"Good Vibrations" became the Beach Boys' third Number One hit, but it was a short window of glory — for the Beach Boys commercially, for Wilson creatively and emotionally. The song was intended to appear on the group's Smile album, but Wilson — suffering from depression and battling the other Beach Boys over the group's direction — abandoned Smile in May 1967, eventually completing the record, and performing it on tour, in 2004. "'Good Vibrations' now is the best it's ever been," Wilson said that year. "It went to Number One in 1966, and now we get standing ovations every time we play it live. It's incredible to me."

Appears on: Smiley Smile/Wild Honey (Capitol) 

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5

Aretha Franklin, ‘Respect’

Writer: Otis Redding
Producer: Jerry Wexler
Released: April '67, Atlantic
12 weeks; No. 1

Otis Redding wrote "Respect" and recorded it first, for the Volt label in 1965. But Aretha Franklin took possession of the song for all time with her definitive cover, made at Atlantic's New York studio on Valentine's Day 1967. "Respect" was her first Number One hit and the single that established her as the Queen of Soul. In Redding's reading, a brawny march, he called for equal favor with volcanic force. Franklin wasn't asking for anything. She sang from higher ground: a woman calling an end to the exhaustion and sacrifice of a raw deal with scorching sexual authority. In short, if you want some, you will earn it.

"For Otis, respect had the traditional connotation, the more abstract meaning of esteem," Franklin's producer, Jerry Wexler, said in his autobiography, Rhythm and the Blues: A Life in American Music. "The fervor in Aretha's voice demanded that respect; and more respect also involved sexual attention of the highest order. What else would 'Sock it to me' mean?"

He was referring to the knockout sound of Franklin's backup singers — her sisters Carolyn and Erma — chanting "Sock it to me" at high speed, which Aretha and Carolyn cooked up for the session. The late Tom Dowd, who engineered the date, credited Carolyn with the saucy breakdown in which Aretha spelled out the title: "I fell off my chair when I heard that!" And since Redding's version had no bridge, Wexler had the band — the legendary studio crew from Muscle Shoals, Alabama — play the chord changes from Sam and Dave's "When Something Is Wrong With My Baby" under King Curtis' tenor-sax solo.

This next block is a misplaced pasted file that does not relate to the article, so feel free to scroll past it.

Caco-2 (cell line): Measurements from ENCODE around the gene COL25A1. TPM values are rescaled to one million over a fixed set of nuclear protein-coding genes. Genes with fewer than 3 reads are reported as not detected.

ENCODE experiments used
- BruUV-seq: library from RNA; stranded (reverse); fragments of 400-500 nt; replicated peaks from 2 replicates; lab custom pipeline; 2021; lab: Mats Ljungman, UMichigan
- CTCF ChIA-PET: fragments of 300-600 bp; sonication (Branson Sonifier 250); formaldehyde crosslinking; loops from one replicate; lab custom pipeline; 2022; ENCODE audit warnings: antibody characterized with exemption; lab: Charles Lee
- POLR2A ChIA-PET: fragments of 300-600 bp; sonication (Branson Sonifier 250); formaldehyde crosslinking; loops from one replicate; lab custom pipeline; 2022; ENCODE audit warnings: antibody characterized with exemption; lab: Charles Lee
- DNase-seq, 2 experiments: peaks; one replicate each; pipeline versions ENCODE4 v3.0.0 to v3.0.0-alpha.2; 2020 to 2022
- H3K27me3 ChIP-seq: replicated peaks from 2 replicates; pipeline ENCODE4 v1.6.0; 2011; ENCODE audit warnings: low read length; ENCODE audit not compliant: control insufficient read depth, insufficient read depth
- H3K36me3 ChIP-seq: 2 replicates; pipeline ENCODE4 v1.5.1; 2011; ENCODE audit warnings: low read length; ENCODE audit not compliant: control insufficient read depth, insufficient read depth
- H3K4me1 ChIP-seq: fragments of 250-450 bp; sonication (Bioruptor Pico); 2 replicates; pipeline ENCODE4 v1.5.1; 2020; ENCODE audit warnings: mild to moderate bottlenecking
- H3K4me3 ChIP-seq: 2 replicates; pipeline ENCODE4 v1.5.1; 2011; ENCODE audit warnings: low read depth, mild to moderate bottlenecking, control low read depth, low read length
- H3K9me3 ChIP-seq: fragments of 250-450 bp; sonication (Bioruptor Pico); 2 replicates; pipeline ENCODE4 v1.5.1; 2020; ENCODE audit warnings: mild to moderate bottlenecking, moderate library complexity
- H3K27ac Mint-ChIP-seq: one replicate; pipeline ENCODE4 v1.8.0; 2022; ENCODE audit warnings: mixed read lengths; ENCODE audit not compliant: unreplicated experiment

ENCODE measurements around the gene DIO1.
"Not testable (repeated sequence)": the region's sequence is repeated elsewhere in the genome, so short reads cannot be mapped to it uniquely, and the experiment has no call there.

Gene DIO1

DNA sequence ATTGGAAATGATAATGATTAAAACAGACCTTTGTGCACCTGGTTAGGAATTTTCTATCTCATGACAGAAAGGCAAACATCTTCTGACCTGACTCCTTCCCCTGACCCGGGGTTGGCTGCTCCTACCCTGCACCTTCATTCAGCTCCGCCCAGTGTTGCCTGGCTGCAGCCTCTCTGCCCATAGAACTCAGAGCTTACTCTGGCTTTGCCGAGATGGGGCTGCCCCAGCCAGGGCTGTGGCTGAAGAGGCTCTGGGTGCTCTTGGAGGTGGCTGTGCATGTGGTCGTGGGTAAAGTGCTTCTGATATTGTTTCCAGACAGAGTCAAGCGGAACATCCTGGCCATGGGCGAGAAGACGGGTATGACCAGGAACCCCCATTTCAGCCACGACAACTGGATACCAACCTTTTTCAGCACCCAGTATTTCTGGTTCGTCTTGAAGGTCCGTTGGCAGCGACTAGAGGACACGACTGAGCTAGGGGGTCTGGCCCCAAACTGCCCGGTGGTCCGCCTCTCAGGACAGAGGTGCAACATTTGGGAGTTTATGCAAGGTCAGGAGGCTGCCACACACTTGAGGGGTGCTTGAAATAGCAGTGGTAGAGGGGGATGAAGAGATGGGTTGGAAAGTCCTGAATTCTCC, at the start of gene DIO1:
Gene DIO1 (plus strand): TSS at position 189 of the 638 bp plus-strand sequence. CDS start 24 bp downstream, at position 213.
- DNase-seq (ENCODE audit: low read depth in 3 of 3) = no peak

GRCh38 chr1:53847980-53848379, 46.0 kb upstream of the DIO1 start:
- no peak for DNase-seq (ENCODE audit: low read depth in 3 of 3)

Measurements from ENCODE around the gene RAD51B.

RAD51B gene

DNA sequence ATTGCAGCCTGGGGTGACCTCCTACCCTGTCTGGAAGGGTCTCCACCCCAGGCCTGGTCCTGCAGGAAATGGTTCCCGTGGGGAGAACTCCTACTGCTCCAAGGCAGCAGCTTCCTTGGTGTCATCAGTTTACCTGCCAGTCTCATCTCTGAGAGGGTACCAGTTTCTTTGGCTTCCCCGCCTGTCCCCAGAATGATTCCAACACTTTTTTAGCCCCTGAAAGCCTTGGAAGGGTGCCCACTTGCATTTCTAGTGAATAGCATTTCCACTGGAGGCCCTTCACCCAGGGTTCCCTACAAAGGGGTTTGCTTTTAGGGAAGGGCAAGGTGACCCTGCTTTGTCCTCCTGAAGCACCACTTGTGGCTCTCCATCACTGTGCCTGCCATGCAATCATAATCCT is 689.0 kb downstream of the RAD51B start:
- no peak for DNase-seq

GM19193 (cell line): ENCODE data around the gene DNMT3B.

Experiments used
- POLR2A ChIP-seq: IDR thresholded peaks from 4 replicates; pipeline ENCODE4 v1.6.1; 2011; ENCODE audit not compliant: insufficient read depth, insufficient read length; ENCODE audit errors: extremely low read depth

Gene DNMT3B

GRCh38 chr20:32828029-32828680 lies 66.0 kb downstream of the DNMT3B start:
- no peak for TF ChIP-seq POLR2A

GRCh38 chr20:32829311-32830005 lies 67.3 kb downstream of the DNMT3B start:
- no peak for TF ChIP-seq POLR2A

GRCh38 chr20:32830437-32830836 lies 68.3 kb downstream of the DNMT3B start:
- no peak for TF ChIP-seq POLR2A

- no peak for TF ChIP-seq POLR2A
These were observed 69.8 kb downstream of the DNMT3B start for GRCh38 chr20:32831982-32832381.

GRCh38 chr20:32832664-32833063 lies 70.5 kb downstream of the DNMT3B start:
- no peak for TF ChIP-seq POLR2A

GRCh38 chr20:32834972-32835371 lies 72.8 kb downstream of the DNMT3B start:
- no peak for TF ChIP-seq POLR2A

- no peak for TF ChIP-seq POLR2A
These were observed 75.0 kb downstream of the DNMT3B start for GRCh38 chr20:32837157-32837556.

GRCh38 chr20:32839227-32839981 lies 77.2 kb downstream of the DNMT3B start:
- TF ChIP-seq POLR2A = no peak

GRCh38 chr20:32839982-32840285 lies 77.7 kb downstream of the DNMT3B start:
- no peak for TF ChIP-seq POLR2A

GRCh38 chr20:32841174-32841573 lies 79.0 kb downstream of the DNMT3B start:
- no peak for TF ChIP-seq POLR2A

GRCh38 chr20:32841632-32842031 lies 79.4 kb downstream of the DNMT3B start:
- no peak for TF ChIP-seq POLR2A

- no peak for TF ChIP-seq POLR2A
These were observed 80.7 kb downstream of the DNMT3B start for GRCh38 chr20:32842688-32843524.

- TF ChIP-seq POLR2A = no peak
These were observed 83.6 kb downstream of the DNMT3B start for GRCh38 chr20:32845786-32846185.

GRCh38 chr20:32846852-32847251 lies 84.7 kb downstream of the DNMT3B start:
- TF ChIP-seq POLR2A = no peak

There is no mistaking the passion inside the discipline of Franklin's delivery; she was surely drawing on her own tumultuous marriage at the time for inspiration. "If she didn't live it," Wexler said, "she couldn't give it." But, he added, "Aretha would never play the part of the scorned woman….Her middle name was Respect."

Appears on: I Never Loved a Man the Way I Love You (Atlantic)

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4

Marvin Gaye, ‘What’s Going On’

Writers: Gaye, Renaldo Benson, Al Cleveland
Producer: Gaye 
Released: Feb. '71, Tamla
13 weeks; No. 2

"What's Going On" is an exquisite plea for peace on Earth, sung by a man at the height of crisis. In 1970, Marvin Gaye was Motown's top male vocal star, yet he was frustrated by the assembly-line role he played on his own hits. Devastated by the loss of duet partner Tammi Terrell, who died that March after a three-year battle with a brain tumor, Gaye was also trapped in a turbulent marriage to Anna Gordy, Motown boss Berry Gordy's sister. Gaye was tormented, too, by his relationship with his puritanical father, Marvin Sr. "If I was arguing for peace," Gaye told biographer David Ritz, "I knew I'd have to find peace in my heart."

Not long after Terrell's passing, Renaldo Benson of the Four Tops presented Gaye with a song he had written with Motown staffer Al Cleveland. But Gaye made the song his own, overseeing the arrangement and investing the topical references to war and racial strife with private anguish. Motown session crew the Funk Brothers cut the stunning, jazz-inflected rhythm track (Gaye joined in with cardboard-box percussion). Then Gaye invoked his own family in moving prayer: singing to his younger brother Frankie, a Vietnam veteran ("Brother, brother, brother/There's far too many of you dying"), and appealing for calm closer to home ("Father, father, father/We don't need to escalate").

Initially rejected as uncommercial, "What's Going On" (with background vocals by two players from the Detroit Lions) was Gaye's finest studio achievement, a timeless gift of healing. But for Gaye, the peace he craved never came: On April 1st, 1984, he died in a family dispute — shot by his father.

Appears on: What's Going On</